We are a professional breeder of quality. Don’t forget to check local shelters as well.
Animal shelters often have hamsters that need good homes.

AM:

Is the Syrian’s diet significantly different from that of a dwarf? I know, for
example, that giving dwarf hamsters fruit that may be high in sugar could be
problematic because midgets may be more likely to become diabetic.

KB:

Other than that, Syrians and Dwarves have similar diets.

AM:

What is “heat” exactly? It’s related to nuts in some way, isn’t it, or is it related to others?
types of food too? And does “heat” affect a Syrian and a dwarf in the same way?

KB:

Well, there are two types of “heat”. “Heat” may be the term for when a woman
hamster comes into season, but you are talking about the condition that affects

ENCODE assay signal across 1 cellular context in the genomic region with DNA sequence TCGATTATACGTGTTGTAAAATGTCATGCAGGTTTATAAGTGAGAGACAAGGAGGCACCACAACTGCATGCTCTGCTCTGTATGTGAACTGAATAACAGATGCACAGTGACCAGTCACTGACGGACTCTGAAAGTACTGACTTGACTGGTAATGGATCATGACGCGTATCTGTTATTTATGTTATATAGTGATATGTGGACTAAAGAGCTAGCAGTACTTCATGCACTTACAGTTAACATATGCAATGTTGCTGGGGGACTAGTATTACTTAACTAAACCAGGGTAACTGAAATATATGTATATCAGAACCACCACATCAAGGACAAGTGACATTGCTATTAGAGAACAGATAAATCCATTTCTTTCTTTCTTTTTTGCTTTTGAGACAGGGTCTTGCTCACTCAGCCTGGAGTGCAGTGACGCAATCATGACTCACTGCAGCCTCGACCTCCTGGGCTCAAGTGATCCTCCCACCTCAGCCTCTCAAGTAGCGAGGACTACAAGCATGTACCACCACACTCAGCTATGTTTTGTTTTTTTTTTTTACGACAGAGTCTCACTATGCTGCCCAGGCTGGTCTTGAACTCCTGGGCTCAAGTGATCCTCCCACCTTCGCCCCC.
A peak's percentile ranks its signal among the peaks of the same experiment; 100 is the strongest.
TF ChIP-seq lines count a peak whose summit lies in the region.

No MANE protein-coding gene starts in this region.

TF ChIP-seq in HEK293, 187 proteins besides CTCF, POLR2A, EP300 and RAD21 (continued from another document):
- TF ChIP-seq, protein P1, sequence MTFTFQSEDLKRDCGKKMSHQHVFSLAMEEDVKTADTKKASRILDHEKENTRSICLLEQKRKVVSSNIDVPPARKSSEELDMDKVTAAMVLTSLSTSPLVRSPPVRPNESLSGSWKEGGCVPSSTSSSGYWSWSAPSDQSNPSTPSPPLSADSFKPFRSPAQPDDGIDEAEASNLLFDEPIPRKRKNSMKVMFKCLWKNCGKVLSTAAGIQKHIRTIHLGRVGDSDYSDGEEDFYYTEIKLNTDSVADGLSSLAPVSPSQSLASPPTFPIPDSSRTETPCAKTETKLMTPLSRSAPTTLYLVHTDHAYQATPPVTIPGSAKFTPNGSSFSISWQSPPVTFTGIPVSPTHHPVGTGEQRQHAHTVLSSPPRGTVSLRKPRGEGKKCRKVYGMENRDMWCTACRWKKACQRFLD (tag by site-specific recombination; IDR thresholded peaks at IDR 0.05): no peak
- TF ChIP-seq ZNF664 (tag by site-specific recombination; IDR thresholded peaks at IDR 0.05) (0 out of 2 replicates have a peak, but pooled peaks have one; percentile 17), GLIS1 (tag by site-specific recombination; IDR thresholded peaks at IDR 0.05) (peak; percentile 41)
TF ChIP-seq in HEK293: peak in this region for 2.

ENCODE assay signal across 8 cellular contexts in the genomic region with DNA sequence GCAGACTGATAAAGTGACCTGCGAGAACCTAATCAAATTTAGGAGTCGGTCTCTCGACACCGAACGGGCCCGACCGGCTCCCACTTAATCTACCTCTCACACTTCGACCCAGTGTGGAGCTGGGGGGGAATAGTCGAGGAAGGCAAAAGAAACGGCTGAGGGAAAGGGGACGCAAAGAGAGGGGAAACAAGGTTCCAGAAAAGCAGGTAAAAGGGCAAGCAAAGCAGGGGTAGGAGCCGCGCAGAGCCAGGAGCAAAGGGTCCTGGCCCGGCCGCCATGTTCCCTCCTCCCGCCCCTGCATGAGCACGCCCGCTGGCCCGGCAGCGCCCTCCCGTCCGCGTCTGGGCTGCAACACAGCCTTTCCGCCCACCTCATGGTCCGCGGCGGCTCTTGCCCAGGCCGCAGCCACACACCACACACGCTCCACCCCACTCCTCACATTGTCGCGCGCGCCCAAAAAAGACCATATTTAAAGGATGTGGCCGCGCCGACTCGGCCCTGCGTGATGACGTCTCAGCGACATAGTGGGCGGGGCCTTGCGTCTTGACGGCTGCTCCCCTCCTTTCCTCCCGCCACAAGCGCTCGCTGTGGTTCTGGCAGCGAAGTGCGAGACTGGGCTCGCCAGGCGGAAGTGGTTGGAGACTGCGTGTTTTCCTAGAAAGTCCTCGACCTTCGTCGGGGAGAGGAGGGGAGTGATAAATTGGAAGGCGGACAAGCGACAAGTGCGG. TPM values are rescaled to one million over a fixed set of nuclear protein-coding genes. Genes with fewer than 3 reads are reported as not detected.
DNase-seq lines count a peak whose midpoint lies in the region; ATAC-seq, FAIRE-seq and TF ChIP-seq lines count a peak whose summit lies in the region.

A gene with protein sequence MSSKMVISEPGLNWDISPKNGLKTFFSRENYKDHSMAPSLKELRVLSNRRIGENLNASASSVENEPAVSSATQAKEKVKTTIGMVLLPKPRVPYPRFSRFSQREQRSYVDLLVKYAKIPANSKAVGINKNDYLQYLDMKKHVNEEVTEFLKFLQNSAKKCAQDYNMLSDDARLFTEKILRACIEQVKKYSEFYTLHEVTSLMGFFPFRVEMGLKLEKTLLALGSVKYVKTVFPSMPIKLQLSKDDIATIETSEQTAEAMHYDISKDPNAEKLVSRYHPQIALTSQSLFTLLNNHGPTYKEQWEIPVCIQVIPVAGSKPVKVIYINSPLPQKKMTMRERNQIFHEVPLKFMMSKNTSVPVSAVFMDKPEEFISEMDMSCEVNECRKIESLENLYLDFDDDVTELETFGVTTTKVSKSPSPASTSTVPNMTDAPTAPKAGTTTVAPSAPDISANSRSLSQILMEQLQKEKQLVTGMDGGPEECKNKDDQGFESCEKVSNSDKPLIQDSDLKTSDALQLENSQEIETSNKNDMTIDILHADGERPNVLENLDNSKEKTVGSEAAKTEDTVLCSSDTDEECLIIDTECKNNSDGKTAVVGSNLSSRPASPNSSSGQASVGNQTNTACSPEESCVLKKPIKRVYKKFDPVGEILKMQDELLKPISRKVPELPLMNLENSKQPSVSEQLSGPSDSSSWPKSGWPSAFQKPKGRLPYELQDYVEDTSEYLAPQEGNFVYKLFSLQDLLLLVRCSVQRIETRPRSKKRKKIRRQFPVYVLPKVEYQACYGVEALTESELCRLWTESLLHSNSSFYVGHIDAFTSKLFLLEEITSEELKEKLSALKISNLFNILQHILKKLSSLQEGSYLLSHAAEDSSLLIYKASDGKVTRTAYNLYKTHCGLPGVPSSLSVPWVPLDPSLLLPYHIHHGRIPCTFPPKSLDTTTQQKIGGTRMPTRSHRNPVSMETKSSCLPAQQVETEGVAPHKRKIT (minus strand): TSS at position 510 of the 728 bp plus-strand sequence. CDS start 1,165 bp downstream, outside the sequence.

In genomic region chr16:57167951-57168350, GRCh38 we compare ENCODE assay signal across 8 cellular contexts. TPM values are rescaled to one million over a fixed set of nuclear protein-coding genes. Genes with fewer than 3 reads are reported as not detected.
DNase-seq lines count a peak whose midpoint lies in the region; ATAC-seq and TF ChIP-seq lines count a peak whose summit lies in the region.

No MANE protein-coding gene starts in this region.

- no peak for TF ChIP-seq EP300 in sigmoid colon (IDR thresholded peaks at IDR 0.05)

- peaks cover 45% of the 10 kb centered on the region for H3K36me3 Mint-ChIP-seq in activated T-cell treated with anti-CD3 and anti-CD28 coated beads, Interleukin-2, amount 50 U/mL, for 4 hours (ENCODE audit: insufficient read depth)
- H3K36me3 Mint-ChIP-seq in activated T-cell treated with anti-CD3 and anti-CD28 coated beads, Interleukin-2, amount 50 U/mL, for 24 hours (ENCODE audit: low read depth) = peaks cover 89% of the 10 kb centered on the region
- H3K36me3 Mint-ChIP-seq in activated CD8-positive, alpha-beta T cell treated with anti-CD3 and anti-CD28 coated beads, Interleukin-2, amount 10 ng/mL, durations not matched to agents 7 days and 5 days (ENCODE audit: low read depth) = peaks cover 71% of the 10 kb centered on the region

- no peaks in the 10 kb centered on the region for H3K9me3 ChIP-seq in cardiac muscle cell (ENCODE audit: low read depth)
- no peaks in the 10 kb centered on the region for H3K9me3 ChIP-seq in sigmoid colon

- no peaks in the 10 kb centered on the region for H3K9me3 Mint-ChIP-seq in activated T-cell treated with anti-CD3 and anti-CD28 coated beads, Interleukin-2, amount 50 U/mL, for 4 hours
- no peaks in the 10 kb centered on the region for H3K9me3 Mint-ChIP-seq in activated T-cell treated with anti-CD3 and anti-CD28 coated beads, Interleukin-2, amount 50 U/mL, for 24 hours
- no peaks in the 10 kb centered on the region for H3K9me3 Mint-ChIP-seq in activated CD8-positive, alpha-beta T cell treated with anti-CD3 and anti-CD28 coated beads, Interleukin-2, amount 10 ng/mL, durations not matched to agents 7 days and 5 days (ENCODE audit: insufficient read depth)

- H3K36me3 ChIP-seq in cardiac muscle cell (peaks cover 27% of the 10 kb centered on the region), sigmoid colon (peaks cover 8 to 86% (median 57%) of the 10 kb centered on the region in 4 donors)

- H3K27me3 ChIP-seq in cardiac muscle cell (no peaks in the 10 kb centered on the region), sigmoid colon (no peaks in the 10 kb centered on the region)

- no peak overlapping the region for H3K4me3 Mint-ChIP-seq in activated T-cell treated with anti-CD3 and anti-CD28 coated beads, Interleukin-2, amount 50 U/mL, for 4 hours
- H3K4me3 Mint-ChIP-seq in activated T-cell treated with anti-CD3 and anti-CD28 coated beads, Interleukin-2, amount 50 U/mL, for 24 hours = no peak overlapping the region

hamsters that eat too much fatty food. That kind of “heat” is usually caused by a
owner who wants to feed his hamster a treat, usually sunflower seeds, and goes
the water. Too much oil, such as that from sunflower seeds, can make a hamster
metabolism to speed up and make them lose hair. That’s “heat” and I only have
I have seen it in dwarf hamsters.

AM:

Any final words, warnings, recommendations, or other general thoughts you want
I would like to share with someone who is interested in adopting a hamster?

KB:

Health and personality are the most important things when buying a new hamster, buying
the biggest home for your hamster you can, never put two syrian hamsters
together and play with your hamster as often as you can.

Interview with Ken Brocx, founder of Hamsterific.com, an authoritative hamster website
and other small pets.